Also, I'm assuming that when you say "Jet 4.0 SP8" that you're deploying that package and not just the MSJET40.dll file ...

Carl SudholzManaging DirectorAuthor Commented:
LSM, Thanks again,

I got your point on the Office Library.  I'll remove the dynamic aspect of the menu control and remove the need for the office library.  That's probably the most universal solution here.

I need the MS Common Controls for node and treeview elements used in a table link help file system.  I'm confident that the Sagekey wizard will handle this. Unless you have any other suggestions.

Otherwise I think you have cleared up my issues.

Scott McDaniel (Microsoft Access MVP - EE MVE )Infotrakker SoftwareCommented:
<I'm confident that the Sagekey wizard will handle this.>

Sagekey has nothing to do with compatibility between Access and ActiveX controls. Access is notorious for it's inability to properly deal with ActiveX controls (has to do with very restrictive interfaces and such, at least to my knowledge), and the Treeview is one of the big culprits here. Don't get me wrong, it'll probably work okay, especially if you're only using basic properties and methods of the control, but don't be surprised when you get a call from a user that your Treeview isn't showing up. The newsgroups are full of postings on this subject specifically on this control.

Good luck and let us know how it turns out!!

LSM: curiosity sake only ...
<Technically speaking, you DO need the ADO 2.8 library>
Why? I thought Jet and DAO was now being distributed with the OS but I suppose if you have a Win98 user you night want to distribute MDAC.
Scott McDaniel (Microsoft Access MVP - EE MVE )Infotrakker SoftwareCommented:
<Why? I thought Jet and DAO was now being distributed with the OS but I suppose if you have a Win98 user you night want to distribute MDAC.>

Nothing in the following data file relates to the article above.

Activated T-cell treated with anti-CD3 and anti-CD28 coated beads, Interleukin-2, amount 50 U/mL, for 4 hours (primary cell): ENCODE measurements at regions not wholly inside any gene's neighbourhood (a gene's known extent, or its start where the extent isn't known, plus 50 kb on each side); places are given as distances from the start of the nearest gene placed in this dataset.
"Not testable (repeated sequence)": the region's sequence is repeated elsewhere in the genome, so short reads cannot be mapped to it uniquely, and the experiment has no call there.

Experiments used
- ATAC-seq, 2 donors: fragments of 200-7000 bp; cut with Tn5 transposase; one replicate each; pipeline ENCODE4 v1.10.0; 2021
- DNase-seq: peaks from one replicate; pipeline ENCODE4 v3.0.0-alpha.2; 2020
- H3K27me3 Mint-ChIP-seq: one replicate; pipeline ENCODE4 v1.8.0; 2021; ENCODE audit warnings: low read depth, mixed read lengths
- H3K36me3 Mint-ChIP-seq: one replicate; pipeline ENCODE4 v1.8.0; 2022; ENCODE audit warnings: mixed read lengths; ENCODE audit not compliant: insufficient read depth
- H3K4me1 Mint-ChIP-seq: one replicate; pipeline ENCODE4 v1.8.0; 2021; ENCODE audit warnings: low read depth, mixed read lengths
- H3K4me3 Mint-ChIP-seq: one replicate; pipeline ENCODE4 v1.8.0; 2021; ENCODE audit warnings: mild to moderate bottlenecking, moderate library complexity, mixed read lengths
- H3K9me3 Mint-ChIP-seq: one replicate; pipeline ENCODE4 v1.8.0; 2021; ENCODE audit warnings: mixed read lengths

I meant that this particular installation needed the MDAC 2.8 install, since it was called in the reference list ... guess I should have been more clear on that point.

You are correct in that MDAC in some flavor is distributed with the OS (and with MANY other MS products, most notably Internet Explorer), but the version is the sticking point in this one. Many older OSs (like 2000 PRO) may not have the 2.8 library, as it may or may not be included in an update.

I'm not sure which version of DAO is being shipped with the newer OS (i.e. XP SP2 and Vista) ... be interesting to find out.
Ok ... I'll stop with the theoretical and leave it to you folks who are actually distributing Access apps into the wild :-) I only used an mdb file once as a datastore of a VB app we sold and then I used InstallShield which did all the fancy footwork for me in regards to building a package that would handle from 95 ( they even had a merge module for the 95 DCom issue) through XP. Of course I was not deploying an Access FE so I did not need to use SageKey.